It is true that the court blunted its position somewhat in Boy Scouts of America v. Dale, 530 U.S. 640 (2000)--one would hope recognizing the inconsistency of the holdings vis-a-vis the NAACP versus those holdings pertaining to groups that wanted to discriminate. The majority opinion in Dale noted that its decisions in prior cases holding that "freedom of association" did not protect against discrimination had only been applied where admission or inclusion of the person would have no impact on the expressive aims and purposes of the organization. Id. at 658-59. That is, "[t]he forced inclusion of an unwanted person in a group infringes the group's freedom of expressive association if the presence of that person affects in a significant way the group's ability to advocate public or private viewpoints." Id. at 648. In that case, the court upheld the Boy Scout's right to exclude homosexual leaders because it was inconsistent with the purpose of the Boy Scouts. But it is notable that the dissenting opinion quoted the portion of Norwood set out above.

The point here is that under current law, most businesses do not exist to advance expression. The "right of association," as the courts currently apply it, would not prohibit enforcement of anti-discrimination laws to a business because of religious beliefs of the owner--even as to gay weddings. Persons who operated businesses cannot look to current law to assist them.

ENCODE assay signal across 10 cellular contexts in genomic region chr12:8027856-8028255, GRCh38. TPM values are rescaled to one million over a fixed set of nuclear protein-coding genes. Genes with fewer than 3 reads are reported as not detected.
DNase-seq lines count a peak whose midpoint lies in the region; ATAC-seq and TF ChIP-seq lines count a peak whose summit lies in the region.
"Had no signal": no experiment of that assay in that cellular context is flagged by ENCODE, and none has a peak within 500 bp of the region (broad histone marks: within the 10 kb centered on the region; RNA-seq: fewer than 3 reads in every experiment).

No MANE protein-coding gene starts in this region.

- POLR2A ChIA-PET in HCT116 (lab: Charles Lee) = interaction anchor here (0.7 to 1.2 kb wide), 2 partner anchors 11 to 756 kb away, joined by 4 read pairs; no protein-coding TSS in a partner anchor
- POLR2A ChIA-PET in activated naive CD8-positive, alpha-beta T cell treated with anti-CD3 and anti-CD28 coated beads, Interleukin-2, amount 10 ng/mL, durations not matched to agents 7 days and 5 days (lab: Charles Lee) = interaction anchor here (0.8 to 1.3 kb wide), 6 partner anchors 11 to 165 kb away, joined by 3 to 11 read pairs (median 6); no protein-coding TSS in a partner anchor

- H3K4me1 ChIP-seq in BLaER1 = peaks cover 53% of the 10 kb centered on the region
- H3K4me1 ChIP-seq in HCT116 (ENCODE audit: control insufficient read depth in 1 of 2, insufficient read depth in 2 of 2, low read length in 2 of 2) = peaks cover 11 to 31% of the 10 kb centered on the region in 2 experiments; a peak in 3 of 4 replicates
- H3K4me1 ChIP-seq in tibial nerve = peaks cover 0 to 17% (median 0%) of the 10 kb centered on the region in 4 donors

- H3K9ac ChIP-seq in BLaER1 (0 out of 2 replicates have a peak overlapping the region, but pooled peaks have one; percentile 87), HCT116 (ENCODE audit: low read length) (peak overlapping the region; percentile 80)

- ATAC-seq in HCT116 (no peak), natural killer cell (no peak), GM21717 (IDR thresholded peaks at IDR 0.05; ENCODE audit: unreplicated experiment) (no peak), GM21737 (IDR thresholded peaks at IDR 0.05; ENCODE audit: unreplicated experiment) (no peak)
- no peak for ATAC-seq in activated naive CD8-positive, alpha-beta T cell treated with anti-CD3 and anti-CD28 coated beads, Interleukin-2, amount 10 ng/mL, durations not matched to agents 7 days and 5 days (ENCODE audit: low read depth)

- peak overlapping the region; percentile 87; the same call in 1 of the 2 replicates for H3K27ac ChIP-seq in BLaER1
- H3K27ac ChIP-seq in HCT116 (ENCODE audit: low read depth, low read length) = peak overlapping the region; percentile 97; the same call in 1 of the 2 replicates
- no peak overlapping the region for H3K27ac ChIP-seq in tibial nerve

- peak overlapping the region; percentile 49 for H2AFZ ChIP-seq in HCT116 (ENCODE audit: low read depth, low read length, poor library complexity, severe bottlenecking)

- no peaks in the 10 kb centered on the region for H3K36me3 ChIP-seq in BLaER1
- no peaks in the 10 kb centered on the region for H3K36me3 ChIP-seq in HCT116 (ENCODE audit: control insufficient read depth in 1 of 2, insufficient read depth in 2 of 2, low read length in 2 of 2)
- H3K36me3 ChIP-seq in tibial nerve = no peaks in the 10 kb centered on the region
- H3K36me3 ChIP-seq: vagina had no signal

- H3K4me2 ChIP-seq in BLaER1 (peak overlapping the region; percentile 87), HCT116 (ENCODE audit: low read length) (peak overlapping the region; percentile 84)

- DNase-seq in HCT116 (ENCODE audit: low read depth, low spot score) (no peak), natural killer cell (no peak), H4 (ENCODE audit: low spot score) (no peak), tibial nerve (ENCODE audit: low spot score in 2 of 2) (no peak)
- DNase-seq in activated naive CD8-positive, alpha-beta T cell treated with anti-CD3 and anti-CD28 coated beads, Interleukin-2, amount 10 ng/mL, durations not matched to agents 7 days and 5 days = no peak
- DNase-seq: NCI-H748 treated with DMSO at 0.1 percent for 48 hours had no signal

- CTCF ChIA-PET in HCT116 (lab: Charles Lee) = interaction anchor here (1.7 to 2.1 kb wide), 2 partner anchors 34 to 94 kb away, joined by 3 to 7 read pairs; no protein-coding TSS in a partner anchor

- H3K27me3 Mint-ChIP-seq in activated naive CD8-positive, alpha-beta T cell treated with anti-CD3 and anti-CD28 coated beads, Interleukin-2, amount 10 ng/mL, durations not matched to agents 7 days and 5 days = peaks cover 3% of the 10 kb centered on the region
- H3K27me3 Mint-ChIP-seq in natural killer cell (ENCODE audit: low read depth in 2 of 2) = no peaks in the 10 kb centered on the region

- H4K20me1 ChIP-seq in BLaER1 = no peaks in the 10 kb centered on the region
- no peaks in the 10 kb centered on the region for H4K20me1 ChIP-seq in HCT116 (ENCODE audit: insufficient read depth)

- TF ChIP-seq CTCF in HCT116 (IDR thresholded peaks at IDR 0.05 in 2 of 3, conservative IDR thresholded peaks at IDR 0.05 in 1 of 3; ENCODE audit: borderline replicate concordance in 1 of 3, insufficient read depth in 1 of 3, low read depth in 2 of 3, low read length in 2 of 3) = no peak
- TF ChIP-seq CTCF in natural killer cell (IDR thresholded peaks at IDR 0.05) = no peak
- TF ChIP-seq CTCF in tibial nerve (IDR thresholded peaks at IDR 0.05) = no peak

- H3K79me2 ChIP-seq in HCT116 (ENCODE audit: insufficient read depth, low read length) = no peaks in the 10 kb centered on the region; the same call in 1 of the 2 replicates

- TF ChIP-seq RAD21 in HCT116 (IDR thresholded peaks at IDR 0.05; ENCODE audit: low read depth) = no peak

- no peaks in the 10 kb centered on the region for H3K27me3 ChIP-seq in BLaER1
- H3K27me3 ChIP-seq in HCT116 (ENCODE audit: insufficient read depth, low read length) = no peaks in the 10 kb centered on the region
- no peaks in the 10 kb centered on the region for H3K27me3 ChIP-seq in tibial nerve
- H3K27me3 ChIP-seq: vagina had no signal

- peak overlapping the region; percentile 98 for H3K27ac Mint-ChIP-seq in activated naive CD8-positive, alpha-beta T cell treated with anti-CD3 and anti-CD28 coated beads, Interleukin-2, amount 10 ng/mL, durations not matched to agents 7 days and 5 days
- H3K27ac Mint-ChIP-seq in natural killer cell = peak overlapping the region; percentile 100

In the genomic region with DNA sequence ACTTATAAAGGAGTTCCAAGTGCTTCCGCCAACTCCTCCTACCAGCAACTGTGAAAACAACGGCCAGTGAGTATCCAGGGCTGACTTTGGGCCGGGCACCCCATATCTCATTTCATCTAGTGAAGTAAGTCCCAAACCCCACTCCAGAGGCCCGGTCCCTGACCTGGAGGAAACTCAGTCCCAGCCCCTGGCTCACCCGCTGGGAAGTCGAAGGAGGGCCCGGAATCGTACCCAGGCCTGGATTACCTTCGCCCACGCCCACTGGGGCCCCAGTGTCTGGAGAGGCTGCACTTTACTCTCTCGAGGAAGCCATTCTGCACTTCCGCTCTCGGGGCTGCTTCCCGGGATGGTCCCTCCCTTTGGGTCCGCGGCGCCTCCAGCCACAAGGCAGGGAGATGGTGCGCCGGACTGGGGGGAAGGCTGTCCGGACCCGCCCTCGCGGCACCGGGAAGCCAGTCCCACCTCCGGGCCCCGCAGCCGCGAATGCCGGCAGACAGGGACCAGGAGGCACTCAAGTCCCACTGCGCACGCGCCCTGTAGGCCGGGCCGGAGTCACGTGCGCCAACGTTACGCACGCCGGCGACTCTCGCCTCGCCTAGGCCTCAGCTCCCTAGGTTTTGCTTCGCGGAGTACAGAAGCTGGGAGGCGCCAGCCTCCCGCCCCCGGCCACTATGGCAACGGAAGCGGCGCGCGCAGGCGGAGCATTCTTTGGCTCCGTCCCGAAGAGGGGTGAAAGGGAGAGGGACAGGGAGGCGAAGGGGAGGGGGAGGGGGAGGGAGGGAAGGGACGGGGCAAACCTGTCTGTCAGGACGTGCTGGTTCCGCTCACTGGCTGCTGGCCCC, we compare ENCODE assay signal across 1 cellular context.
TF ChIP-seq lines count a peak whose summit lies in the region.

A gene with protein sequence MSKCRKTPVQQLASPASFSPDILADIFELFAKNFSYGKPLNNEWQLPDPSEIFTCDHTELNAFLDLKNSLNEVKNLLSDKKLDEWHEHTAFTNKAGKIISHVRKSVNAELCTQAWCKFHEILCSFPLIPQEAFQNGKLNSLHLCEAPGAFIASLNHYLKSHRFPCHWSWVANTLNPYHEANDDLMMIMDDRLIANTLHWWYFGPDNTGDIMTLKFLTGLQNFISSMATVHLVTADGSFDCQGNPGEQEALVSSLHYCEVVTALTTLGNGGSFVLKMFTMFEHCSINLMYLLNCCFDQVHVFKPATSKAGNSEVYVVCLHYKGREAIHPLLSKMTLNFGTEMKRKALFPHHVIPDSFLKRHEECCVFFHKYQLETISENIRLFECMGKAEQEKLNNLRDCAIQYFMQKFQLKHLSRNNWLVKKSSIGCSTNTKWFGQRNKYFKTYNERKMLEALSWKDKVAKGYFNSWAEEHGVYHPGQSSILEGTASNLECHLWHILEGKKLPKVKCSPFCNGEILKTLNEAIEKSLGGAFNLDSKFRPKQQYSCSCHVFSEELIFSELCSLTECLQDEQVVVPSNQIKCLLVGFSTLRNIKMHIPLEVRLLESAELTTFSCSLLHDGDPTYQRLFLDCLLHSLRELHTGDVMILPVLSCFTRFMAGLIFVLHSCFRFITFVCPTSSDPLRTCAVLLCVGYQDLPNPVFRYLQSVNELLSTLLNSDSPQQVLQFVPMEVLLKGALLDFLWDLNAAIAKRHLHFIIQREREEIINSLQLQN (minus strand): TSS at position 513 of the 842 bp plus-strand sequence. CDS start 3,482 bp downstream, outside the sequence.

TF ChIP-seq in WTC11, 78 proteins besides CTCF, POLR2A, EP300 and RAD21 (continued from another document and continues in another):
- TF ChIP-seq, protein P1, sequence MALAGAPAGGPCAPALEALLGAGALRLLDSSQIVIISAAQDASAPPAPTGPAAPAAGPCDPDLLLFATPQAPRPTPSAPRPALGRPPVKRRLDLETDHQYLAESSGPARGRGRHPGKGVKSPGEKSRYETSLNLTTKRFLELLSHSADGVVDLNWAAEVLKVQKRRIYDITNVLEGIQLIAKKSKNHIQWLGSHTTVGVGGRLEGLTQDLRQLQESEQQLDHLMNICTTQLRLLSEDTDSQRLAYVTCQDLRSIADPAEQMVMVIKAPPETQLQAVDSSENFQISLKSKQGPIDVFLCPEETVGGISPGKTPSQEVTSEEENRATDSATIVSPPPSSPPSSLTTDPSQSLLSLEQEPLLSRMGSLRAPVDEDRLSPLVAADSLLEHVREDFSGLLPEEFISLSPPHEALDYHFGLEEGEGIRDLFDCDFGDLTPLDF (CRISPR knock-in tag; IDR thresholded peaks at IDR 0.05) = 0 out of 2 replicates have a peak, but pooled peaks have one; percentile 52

On the other hand, the Liberal's argument for gay marriage is often premised on violation of a right to equality under the law. The basic premise of equality under the law is that everyone is treated the same when applying the law. That is, a law is not enforced (or excused) in an arbitrary and capricious manner. Liberals (and many courts) have taken to interpreting this principle as not discriminating against groups under the law--that is, that laws should not be passed in an arbitrary manner. Of course, this is an absurd argument because most laws are arbitrary to one extent or another. For instance, laws restricting drinking ages to 21 are arbitrary in selecting 21 years. Why exclude 20 year olds? Or why not make the drinking age 22? The response I would expect is that "equality" means that the law shouldn't discriminate against certain groups. But what groups deserve protection? Again, the list is arbitrary--whatever group that has the social and political clout. It is (or should be), therefore, be a political or social question, not a legal question for the courts.

But Walsh wasn't making so much a legal argument as a moral argument. And, note well, he does not argue that discrimination on the basis of race, gender, etc., is moral. His question is, instead, the different issue: is it moral to force someone to provide a service, or a good, or a job to someone they don't want to? Is it moral to force someone to conform to a societal norm? Because that is what anti-discrimination laws do. They represent force--the possibility of financial ruin, prison, or death if you resist. So, are anti-discrimination laws moral?